Apple Inc., formerly Apple Computers Inc. has long been known for it’s approach to patent infringers, that is, sue the pants off them.
Patents in the electronics and software industry are relatively new, not unlike the technology they cover. In the early days of personal computers and consumer electronics, there were many grey areas in patent law coverage. Well, that’s being generous. There were gaping holes and concepts that were simply not thought of yet.
Patents have come a long way since the release of the first personal computer in 1973. Both software and hardware are routinely patented, although the process has not been streamlined much if the time from application to patent approval, or rejection is any evidence.
But have things gone too far? In the past year we have seen headlines like, ‘Apple patents the rectangle’ and more recently, ‘Apple patents the virtual page turn.’ For your information, Apple was awarded the rectangle patent earlier this month. Not kidding, look it up.
I am 100 per cent behind the enforcement of intellectual property and copywriting. I’m also very thankful I’m not the one responsible for figuring out the details.
Given my limited personal experience in the patent arena, I have long struggled with one key issue in patents, that of their defence. It’s one thing to go through the arduous patent process and get approval. That would be an article (read rant) all on its own.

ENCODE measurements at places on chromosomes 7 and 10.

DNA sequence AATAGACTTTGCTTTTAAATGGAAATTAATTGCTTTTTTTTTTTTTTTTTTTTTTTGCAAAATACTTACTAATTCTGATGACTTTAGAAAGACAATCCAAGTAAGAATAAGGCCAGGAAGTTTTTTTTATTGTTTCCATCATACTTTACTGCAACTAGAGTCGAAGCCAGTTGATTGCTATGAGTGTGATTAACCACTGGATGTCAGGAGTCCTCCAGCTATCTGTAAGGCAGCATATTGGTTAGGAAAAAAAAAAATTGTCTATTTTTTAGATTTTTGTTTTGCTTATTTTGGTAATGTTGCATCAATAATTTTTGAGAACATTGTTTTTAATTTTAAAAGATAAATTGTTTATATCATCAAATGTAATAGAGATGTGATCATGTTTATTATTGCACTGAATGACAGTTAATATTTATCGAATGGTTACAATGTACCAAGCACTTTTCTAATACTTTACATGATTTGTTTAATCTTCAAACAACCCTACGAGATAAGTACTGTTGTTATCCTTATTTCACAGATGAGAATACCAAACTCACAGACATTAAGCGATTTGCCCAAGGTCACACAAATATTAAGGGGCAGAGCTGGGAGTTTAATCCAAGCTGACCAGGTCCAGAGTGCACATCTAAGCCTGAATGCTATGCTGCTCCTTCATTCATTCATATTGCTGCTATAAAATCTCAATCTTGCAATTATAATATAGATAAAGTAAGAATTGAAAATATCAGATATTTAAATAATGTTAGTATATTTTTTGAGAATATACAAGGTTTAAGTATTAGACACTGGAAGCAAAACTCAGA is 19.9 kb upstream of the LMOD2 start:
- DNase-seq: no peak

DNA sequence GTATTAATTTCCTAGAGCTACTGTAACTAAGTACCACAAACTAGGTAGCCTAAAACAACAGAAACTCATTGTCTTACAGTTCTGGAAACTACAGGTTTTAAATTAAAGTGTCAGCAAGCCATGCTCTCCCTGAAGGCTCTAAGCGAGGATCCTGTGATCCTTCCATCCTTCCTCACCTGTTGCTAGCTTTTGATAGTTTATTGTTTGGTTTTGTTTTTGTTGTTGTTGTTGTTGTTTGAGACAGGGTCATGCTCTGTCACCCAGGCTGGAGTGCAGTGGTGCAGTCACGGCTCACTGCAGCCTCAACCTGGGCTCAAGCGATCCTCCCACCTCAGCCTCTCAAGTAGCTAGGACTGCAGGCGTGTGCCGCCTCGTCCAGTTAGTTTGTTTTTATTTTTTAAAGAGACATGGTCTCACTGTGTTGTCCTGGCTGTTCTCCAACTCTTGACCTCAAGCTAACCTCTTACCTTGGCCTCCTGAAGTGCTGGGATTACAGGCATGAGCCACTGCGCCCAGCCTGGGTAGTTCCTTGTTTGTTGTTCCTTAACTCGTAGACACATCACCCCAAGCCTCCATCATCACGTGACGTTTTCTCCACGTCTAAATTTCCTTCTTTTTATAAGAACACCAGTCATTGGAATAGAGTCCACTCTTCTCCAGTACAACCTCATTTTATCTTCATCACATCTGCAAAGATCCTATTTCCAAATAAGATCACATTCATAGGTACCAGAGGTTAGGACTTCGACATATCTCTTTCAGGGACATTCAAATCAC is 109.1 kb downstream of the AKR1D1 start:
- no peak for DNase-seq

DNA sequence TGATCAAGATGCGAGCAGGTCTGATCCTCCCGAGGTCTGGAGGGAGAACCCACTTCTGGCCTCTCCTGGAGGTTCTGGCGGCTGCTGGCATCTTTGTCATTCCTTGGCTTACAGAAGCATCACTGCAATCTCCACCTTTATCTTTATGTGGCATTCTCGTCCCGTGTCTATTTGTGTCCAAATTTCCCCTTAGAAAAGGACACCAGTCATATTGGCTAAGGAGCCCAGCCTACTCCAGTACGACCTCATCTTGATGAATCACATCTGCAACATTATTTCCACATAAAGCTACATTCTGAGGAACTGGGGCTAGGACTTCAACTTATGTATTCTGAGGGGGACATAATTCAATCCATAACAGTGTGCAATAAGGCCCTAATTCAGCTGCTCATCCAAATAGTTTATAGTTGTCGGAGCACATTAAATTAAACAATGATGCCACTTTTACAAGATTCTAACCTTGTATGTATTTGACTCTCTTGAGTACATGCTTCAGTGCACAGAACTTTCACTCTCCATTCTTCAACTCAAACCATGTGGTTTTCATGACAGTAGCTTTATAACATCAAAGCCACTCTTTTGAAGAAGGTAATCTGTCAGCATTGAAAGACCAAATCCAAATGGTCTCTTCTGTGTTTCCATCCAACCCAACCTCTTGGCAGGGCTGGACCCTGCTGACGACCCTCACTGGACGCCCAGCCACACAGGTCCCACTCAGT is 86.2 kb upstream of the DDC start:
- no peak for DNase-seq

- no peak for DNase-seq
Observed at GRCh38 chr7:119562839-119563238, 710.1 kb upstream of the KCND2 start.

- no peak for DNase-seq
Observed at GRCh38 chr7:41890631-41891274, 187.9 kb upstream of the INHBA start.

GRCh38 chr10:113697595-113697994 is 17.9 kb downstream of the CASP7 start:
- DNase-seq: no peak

Just the same, it seems to me that having a patent doesn’t guarantee you anything by itself. You need the resources to actively defend these patents. Not just legal teams to win the day in the courtroom, but people whose job it is to constantly scan for infringements. Trust me, no one is likely to walk up to you and say, “Excuse me, I believe I accidentally infringed upon your patent. Would you like to settle out of court?”
In short, it’s not just companies or individuals with bigger resource stashes that patent something first. These same companies can afford to tie up the competition in court until winning by default once the less resource heavy company gives up or folds.
I can’t say is this is common practice, but it seems a logical way for things to progress.
Fair enough, people have the right to defend their intellectual property. A portion of the custom computer programming I do each year technically falls under a category of open source licencing that requires me to release the modifications back to the public. That work which I do that is not open source is generally the property of the client I do it for and why not, they paid for it.
But a rectangle patent? Not certain I can get behind that one Apple, sorry.
Jon Reid is an IT professional working in Corner Brook. His column appears every other Tuesday in The Western Star.